Will ageing population affect HDB flat market in 10 years’ time?

Singapore’s ageing population is not a new issue. But as more of Singapore’s older generation who are living in HDB flats begin to release their units in the resale market, will the resale HDB market be affected? And if so, how?

145 Jalan Bukit Merah. Picture: iProperty

Older generation putting resale flats in market as they pass on or upgrade

Though mortality is not everyone’s favourite topic, it has to be dealt with, and better earlier than later. As ageing HDB owners from the baby boomer era pass on, there might be an increase supply of HDB flats flooding the market. And as the government pushes out more new BTO flats, young home buyers may be spoilt for choice. Hence, resale flat prices may be pushed down as supply increases and demand decreases.

Will this result in a supply glut within the next decade and a half?

Currently, about 20,000 resale flats exchange hands each year. The number has remained somewhat constant over the past 3 years. But some property analysts are expecting up to 8,000 more resale flats to hit the market each year of the next decade. This is almost a 40% increase.

In 10 years’ time, most young couples who have moved out of their parental homes would have bought new flats directly from the government. This means they will be unable to inherit their parents’ flats and will be forced to sell, in turn leading to a supply glut.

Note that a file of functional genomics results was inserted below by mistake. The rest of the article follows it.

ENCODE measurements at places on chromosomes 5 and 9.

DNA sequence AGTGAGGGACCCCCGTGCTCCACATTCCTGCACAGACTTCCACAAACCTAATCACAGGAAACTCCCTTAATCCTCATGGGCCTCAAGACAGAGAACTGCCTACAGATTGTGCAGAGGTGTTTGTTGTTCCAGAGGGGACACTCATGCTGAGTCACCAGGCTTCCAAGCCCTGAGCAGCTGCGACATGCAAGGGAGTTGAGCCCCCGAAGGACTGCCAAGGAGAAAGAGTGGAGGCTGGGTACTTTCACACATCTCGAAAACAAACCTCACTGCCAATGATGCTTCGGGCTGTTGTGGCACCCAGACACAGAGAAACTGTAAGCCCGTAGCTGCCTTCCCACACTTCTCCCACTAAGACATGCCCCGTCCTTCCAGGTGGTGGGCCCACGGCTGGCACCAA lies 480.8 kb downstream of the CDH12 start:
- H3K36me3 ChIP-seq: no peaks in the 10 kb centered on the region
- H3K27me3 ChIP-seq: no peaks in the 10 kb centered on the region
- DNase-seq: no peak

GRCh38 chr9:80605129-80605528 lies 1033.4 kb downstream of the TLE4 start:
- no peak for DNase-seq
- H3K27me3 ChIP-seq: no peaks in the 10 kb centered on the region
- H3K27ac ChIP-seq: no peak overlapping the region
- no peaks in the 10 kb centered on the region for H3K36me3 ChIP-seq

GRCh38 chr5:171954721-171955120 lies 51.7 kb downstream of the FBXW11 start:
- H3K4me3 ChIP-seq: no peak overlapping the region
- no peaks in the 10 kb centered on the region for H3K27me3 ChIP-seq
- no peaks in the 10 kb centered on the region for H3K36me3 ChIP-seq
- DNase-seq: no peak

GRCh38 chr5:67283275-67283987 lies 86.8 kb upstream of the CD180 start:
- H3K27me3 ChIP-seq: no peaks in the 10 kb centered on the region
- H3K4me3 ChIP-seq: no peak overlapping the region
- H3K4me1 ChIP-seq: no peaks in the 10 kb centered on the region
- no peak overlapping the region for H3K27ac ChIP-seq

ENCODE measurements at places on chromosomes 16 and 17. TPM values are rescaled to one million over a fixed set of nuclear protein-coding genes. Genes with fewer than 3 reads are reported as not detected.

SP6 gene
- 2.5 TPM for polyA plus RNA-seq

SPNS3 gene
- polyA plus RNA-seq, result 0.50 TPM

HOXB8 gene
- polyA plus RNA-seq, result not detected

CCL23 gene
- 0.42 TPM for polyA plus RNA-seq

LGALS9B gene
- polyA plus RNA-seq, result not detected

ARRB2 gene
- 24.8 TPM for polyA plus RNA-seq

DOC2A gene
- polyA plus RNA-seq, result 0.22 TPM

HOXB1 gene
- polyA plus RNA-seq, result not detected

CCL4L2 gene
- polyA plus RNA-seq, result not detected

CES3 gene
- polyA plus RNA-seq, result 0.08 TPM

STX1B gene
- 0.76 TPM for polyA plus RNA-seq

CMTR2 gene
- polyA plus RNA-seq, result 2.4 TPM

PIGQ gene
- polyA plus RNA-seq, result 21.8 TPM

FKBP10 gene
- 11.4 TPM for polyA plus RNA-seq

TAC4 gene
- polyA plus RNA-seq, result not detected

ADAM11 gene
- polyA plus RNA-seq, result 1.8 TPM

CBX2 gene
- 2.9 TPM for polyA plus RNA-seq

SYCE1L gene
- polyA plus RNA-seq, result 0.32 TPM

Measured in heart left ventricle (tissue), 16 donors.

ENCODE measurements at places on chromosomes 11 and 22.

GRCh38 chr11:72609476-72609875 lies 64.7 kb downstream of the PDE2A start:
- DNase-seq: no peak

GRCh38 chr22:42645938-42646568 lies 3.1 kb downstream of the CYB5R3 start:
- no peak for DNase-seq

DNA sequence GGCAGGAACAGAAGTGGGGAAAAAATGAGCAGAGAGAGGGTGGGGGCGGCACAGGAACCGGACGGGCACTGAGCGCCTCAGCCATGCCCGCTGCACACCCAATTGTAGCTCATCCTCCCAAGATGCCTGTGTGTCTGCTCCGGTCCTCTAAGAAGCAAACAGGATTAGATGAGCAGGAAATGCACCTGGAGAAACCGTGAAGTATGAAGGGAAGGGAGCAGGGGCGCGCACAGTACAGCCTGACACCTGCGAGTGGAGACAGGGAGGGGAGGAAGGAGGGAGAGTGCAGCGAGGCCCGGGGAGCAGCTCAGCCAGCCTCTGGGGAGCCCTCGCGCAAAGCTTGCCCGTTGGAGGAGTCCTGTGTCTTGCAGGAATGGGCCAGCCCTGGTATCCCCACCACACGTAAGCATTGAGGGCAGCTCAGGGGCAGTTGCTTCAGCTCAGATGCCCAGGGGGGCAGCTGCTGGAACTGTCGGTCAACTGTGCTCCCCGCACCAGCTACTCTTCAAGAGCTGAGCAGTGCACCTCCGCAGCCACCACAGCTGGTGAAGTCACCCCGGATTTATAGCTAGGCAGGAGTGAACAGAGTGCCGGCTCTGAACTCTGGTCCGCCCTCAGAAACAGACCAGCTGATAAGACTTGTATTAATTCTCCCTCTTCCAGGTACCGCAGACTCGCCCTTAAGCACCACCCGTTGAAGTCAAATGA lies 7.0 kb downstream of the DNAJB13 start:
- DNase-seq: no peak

Not just ageing population of humans but flats as well

The government will have to start considering the issue rather seriously now as a decade will pass in the blink of an eye. And it is not only the human population that is ageing, but also that of the housing population. Ageing HDB flats to be specific.

There may be a sudden spike of flats with less than 59 years left of their lease. Usually flats begin to depreciate once they hit the big 40.

Northshore Edge, Punggol. Picture: HDB

The previous occurrence of a supply crunch happened in the turn of the century, when the government restricted the building of new BTO flats. This led to many buyers turning to the resale market, hence pushing prices up quickly and rather hastily.

What can the government do to ensure the situation does not swing to the extremes?